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The Keto Diet and You: Good Fit?


The ketogenic diet has been described as the biggest diet sensation – by far – in the nutrition industry. So it’s worth a look for that reason alone.

A ketogenic diet is very high in fat (about 75%), moderate in protein (about 20%), and very low in carbohydrates (about 5%). Its purpose is to bring the body into a state of ketosis. In ketosis, instead of burning glucose, the body breaks down fat to make ketones for energy.


Benefits of Keto?

We usually hear about the benefits of ketosis including weight loss, an increase in HDL (“good”) cholesterol, and improvement in type 2 diabetes, as well as a reduction in epileptic seizure activity and inhibiting the growth of cancerous tumors. I listen.


Small studies have shown promise for women with PCOS (polycystic ovary syndrome), an insulin-related condition. This may be due to its potential (not conclusive) ability to reset insulin sensitivity.

Everything old is new again?

The current keto diet isn’t the first time we’ve targeted carbs as a diet villain. Medical trials with low-carb eating and/or fasting date back to the 1850s and earlier.

In 1967, Stillman introduced The Doctor’s Quick Weight Loss Diet, which consisted of nothing but low-fat protein and water.

Then came the Atkins diet in 1972, high in fat and protein, low in carbs. It also helps with weight loss and diabetes, high blood pressure and other metabolic conditions. It is still popular today.

In 1996, Eades and Eades introduced Protein Power, an extremely low-carb diet that appears to help patients with obesity, high blood pressure, high cholesterol, and/or diabetes.

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So reducing carbs, as the keto diet does, has a history of helping people lose weight and/or improve metabolic factors. Anecdotal evidence supports this.

Are there other benefits of keto?

Potential benefits may be seen with neurodegenerative conditions, such as multiple sclerosis, Alzheimer’s or Parkinson’s, possibly because these brain disorders are related to metabolic disorders. In fact, Alzheimer’s is now called type 3 diabetes.

These conditions are best managed under medical supervision.

Based on research done on rats, ketones also seem to improve traumatic brain injury.

In the interest of full disclosure…

The initial weight decreases rapidly with the keto diet. The body has used up its stored glycogen (carbs stored in the muscles) and has thrown away the stored water along with it. After that the weight loss can continue, but at a slower rate.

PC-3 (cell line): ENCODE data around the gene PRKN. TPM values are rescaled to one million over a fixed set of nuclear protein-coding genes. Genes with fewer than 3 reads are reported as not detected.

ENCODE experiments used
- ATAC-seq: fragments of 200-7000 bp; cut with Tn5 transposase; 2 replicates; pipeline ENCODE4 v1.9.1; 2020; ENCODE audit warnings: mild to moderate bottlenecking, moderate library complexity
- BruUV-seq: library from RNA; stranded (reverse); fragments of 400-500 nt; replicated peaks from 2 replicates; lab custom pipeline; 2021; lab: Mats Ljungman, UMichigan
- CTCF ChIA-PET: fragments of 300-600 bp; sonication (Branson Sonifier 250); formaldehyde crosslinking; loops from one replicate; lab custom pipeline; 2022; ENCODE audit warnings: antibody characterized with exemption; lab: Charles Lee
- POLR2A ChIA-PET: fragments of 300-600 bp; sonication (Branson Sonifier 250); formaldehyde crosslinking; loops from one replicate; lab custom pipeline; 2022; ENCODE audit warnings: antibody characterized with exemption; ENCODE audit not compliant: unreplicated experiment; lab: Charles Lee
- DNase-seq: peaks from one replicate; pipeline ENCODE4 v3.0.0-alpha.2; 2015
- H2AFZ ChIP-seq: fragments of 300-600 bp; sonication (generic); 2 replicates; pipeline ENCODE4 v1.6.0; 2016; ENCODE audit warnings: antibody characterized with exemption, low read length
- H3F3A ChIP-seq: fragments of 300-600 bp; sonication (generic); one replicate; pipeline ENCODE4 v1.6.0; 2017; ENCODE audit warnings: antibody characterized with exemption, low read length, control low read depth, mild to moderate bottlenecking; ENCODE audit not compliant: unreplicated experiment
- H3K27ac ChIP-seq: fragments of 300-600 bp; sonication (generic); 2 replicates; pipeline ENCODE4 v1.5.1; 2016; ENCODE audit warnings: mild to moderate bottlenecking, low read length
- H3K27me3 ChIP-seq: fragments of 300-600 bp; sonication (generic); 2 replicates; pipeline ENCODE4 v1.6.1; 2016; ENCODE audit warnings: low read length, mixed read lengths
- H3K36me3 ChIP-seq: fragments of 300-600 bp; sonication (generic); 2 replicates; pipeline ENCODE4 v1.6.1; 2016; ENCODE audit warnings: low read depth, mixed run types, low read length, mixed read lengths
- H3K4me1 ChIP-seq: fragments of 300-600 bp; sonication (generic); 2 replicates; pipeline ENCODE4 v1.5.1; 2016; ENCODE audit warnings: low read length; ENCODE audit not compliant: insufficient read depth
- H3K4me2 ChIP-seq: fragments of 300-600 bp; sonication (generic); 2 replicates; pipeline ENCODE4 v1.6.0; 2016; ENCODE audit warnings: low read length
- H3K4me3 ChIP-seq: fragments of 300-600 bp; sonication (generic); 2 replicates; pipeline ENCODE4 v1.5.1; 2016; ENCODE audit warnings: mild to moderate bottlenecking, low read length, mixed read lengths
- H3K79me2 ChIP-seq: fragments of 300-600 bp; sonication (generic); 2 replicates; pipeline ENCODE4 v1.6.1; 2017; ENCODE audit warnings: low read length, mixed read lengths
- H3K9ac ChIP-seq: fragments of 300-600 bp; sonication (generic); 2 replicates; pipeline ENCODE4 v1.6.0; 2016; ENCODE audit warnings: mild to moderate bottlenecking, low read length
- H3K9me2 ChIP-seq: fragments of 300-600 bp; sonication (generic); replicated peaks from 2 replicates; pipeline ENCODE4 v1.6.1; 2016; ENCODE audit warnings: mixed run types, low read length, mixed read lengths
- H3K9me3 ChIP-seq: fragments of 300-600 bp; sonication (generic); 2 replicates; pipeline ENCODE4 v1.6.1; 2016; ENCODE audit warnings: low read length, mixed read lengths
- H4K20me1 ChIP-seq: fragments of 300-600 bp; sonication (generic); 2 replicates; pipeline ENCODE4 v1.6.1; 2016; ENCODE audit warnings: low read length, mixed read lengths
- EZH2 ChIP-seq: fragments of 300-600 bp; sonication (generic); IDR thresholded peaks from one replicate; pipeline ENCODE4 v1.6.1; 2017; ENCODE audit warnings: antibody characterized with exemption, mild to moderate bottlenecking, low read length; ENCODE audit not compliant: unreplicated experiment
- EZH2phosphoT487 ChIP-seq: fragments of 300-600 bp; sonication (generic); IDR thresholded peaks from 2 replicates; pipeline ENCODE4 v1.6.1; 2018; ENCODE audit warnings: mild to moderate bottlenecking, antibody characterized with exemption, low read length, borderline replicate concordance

Metabolism shows an initial increase that begins to disappear within 4 weeks.

Keto does not provide long-term benefits in fat loss or lean mass gain.

In some people, keto appears to increase LDL (“bad”) cholesterol.

What about negative effects?

The commonly mentioned “cons” of the ketogenic diet are nutritional deficiencies due to missing food groups and an unpleasant transitional condition called “keto flu,” which can last for days. These include loss of appetite, dehydration, headache, nausea, fatigue, irritability, constipation, brain fog, lethargy, poor focus, and lack of motivation. Because these symptoms are similar to those of people giving up caffeine, keto has been billed as a “detox” plan.

Other downsides include problems with gut health and difficulties with adherence to this type of low-fiber diet.

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With regards to workouts, the keto diet probably doesn’t offer any advantage for most people. In fact, the depletion of glycogen that induces this can lead to wall binding (bonding). Athletic performance involving speed and power may be reduced without glucose and carbohydrates as fuel.

The International Olympic Committee urges athletes to avoid low-carb diets. They can lead to poor training adaptations and lead to decreases in both power output and endurance. An association of MY-induced cardiac arrhythmias in exercising rats on a low-carb diet.

Due to the low-carb nature of the keto plan, my concern is how women may perform in regards to serotonin synthesis and function. Carbs play a key role in transporting tryptophan (the serotonin precursor) to the brain, so without those carbs, serotonin levels can drop. How does this affect women in terms of mood, appetite, impulsiveness, and more?

What’s the bottom line?

Keto appears to be viable for short-term weight loss and the other health issues mentioned above. Whether the approach is appropriate long term is still under debate. Its benefits are still under debate. Critics cite potential kidney damage and a lack of long-term studies and scientific evidence.

Overall, keto is neither a long-term cure nor an ideal solution for people who just want to “get healthy.” At least, for many people it is difficult to follow the diet consistently.

A better long-term eating plan might be a more balanced one that’s low in sugar and “junky” carbs and emphasizes healthy, high-fiber foods, including vegetables.

Source by Joan Kent

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